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In Arizona, it is against the law to drive while under the influence of drugs or alcohol. Routinely, clients facing Arizona DUI charges are surprised to see that their blood or breath contained as much of a substance as the test results indicate. Thus, this post is dedicated to informing motorists about the length of time that many of the most common drugs stay in the human body. To start, it is important to note that alcohol is the only drug that police can detect through a breath test.

Thus, if police officers suspect someone of driving under the influence of alcohol, they may ask the driver to take a breath test. However, if police suspect someone is driving under the influence of drugs, they will most often take a blood test. Blood tests will detect both drugs and alcohol but breath tests will only detect alcohol.

The next critical fact to keep in mind is that someone can be found guilty of driving under the influence of prescribed medication. Occasionally, therapeutic doses of some prescription medications will not put someone in jeopardy. However, certain prescribed medications, if found in sufficient levels, can result in a DUI conviction.

An Arizona appeals court recently affirmed a defendant’s DUI convictions in a DUI case involving the use of prescription drugs, that the defendant claimed were used as prescribed. According to the evidence presented at trial, the defendant was driving down a two-lane road one evening while speeding and passing other vehicles. At some point, the defendant lost control while passing two cars, and crashed into two motorcycles. At the scene, an officer asked the defendant to submit to a blood draw, and he agreed. His blood tested positive for lorazepam and methadone. The level of both drugs in the defendant’s blood were within the therapeutic range.

Lorazepam is a prescription drug, often used to treat anxiety. It can impair driving, by making a driver drowsy and slowing the driver’s reaction time, even when taken as prescribed. The defendant testified that he was prescribed lorazepam, and had taken it two days before the crash. Methadone is a narcotic, generally used to treat heroin addiction. It also can cause sleepiness and can slow reaction time, even when taken within the therapeutic range. The defendant took a dose of methadone at a clinic on the morning of the crash. There is also evidence that the combination of the two drugs can also compound their effects.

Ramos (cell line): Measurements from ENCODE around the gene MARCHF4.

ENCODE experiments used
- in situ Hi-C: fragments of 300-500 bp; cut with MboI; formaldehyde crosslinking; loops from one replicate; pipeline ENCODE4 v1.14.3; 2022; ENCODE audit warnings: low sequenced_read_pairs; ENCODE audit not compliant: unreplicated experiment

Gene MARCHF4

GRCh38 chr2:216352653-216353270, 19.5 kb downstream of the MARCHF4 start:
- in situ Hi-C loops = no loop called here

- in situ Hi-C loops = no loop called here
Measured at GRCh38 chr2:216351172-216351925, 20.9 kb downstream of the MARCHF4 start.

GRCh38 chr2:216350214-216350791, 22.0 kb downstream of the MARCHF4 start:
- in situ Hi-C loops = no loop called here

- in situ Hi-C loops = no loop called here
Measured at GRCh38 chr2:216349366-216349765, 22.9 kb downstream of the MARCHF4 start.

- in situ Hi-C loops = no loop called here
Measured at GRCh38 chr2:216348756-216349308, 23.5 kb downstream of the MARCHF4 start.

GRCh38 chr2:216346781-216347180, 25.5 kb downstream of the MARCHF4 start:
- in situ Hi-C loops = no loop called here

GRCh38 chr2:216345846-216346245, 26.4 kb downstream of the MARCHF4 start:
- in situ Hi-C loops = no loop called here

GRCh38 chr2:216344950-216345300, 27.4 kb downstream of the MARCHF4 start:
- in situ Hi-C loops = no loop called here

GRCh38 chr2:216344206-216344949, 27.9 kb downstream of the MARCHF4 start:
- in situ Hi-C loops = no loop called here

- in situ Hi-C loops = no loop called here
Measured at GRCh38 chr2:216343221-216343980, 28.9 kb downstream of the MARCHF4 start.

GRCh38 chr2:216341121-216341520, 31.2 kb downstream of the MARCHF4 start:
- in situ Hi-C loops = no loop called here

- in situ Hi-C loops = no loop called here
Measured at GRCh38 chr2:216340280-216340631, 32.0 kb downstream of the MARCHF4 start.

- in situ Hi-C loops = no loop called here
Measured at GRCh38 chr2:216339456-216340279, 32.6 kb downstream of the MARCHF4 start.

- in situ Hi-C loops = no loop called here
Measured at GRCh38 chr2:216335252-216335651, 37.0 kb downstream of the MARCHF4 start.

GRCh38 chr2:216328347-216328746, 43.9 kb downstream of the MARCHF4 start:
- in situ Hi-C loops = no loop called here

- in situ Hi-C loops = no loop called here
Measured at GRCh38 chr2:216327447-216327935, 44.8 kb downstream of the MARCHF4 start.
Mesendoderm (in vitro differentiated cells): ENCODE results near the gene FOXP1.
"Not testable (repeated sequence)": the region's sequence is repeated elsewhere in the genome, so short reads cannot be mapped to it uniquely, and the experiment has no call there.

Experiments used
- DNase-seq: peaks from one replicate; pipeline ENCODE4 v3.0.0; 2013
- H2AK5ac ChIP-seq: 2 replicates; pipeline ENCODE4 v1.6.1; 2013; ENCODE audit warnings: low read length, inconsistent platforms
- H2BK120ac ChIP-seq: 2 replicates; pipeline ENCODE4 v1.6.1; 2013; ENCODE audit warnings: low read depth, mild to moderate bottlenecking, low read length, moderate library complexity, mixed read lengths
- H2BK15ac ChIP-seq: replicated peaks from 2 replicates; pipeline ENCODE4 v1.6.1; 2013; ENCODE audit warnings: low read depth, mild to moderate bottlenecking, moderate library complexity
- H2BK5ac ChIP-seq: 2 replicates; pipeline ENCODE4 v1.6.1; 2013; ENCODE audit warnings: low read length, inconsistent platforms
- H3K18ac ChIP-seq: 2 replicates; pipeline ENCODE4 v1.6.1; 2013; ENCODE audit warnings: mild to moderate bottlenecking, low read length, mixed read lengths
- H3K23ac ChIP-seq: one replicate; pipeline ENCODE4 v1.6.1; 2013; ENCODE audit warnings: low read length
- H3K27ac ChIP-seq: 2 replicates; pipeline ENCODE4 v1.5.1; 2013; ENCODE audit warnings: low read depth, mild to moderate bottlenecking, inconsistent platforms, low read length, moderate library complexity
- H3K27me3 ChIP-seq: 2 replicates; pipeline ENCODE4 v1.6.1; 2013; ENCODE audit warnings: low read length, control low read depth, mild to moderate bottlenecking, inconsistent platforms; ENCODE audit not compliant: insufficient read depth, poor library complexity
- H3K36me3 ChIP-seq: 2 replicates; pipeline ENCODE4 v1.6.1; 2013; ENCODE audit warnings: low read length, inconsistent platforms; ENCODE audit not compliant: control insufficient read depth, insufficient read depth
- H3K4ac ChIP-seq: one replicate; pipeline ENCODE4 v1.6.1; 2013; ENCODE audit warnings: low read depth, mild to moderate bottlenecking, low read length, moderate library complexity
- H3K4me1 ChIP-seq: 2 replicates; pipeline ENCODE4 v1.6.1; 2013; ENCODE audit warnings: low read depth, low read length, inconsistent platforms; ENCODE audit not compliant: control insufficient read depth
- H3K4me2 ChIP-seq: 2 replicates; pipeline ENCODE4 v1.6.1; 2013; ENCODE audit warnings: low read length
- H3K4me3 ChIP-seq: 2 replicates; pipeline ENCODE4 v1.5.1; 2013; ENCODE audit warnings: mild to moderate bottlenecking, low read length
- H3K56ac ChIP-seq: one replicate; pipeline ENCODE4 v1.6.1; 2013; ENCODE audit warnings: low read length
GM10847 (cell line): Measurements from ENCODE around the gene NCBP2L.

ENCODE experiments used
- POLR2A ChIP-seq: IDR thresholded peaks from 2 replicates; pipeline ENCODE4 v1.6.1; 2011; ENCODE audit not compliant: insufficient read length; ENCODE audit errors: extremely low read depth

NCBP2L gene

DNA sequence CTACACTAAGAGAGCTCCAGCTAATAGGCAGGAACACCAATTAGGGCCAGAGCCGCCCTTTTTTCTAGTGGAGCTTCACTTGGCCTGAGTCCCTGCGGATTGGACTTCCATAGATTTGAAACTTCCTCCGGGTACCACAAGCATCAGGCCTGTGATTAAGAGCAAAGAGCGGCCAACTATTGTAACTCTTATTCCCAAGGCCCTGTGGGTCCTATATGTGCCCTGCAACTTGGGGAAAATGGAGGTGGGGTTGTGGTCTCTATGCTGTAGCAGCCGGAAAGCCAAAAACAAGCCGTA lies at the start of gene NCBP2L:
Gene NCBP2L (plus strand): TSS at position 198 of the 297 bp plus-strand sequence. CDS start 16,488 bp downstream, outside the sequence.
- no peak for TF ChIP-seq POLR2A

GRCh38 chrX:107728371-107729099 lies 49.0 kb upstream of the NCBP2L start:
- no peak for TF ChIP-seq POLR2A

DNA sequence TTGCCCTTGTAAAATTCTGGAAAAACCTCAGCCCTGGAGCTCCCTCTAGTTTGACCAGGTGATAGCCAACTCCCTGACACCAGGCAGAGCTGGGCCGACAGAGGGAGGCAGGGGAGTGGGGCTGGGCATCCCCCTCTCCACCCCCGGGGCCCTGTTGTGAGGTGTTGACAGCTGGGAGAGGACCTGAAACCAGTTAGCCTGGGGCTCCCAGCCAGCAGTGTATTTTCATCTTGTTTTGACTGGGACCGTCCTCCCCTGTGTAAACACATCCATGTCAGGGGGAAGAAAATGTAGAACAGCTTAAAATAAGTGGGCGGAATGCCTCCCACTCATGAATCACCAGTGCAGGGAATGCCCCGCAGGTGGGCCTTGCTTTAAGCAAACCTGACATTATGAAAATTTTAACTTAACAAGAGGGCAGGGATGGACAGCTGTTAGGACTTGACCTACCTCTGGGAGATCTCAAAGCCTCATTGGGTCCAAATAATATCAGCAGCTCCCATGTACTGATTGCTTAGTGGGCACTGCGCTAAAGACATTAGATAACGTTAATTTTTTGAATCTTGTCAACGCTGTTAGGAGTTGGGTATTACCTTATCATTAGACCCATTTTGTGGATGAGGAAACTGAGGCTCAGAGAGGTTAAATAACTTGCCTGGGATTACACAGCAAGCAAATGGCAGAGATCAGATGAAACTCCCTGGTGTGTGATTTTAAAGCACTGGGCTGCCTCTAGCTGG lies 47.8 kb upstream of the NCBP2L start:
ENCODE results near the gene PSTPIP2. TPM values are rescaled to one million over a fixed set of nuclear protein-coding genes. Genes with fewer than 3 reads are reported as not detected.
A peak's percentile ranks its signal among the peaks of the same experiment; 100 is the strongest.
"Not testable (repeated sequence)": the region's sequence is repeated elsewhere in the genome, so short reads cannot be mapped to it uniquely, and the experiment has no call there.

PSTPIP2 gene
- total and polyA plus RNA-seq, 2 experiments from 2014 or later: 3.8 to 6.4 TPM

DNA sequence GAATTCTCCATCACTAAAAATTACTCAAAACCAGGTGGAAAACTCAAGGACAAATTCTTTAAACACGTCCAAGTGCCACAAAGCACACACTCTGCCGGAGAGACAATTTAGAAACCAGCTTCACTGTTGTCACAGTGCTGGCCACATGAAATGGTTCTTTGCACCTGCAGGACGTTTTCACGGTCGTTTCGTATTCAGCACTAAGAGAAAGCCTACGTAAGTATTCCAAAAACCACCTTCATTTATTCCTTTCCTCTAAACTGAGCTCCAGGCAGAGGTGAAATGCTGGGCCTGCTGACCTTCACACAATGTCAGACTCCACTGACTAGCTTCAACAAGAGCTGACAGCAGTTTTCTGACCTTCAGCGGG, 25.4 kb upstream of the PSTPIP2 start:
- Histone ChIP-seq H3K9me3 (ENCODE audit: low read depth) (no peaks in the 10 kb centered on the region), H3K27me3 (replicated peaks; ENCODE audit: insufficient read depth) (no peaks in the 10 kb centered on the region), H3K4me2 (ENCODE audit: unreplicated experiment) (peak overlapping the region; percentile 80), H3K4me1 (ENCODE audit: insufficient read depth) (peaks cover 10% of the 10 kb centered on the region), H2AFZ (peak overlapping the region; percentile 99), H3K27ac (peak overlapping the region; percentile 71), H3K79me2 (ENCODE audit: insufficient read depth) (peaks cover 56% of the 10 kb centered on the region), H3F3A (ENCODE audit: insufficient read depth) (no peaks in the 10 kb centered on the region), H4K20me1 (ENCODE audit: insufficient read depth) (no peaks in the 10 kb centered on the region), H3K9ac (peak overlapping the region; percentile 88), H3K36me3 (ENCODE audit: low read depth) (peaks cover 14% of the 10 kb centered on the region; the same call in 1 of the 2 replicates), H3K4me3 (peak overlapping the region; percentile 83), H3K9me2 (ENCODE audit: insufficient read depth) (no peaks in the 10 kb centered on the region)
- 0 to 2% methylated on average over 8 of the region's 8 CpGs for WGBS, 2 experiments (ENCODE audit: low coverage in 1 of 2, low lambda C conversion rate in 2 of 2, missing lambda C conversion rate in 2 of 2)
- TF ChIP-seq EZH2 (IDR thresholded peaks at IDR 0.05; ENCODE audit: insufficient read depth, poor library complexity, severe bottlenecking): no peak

At the conclusion of the trial, the defendant was convicted of three counts of aggravated assault, two counts of criminal damage and two counts of driving under the influence. The defendant appealed his convictions and sentences. On appeal, the defendant argued that the evidence at trial did not support the DUI convictions, because, while he had both lorazepam and methadone in his body, he was using the drugs as prescribed.

Earlier this month, a state appellate court issued a written opinion in an Arizona drug case involving allegations that the defendant possessed methamphetamine with the intent to deliver. The case presented the court with the opportunity to discuss whether the results of a blood test that was administered to the defendant on the day of her arrest were admissible. The court concluded that they were.

The Facts of the Case

According to the court’s opinion, the defendant was pulled over after a police officer noticed that the car the defendant was driving did not have a temporary registration tag displayed. During the traffic stop, the officer noticed that the defendant exhibited signs of intoxication. The defendant was placed under arrest for driving under the influence.

After the defendant’s arrest, the officer conducted an inventory search of the car, which was registered to the defendant’s sister. During the search, the officer located an eyeglasses case inside a coat pocket. Inside the eyeglasses cases was a pipe and some methamphetamine. The defendant was taken into the police station, and her blood was taken. The results came back showing that the defendant had methamphetamine in her blood. The defendant was then charged with transportation of a dangerous drug for sale, possession of a dangerous drug for sale, possession of a dangerous drug, and possession of drug paraphernalia.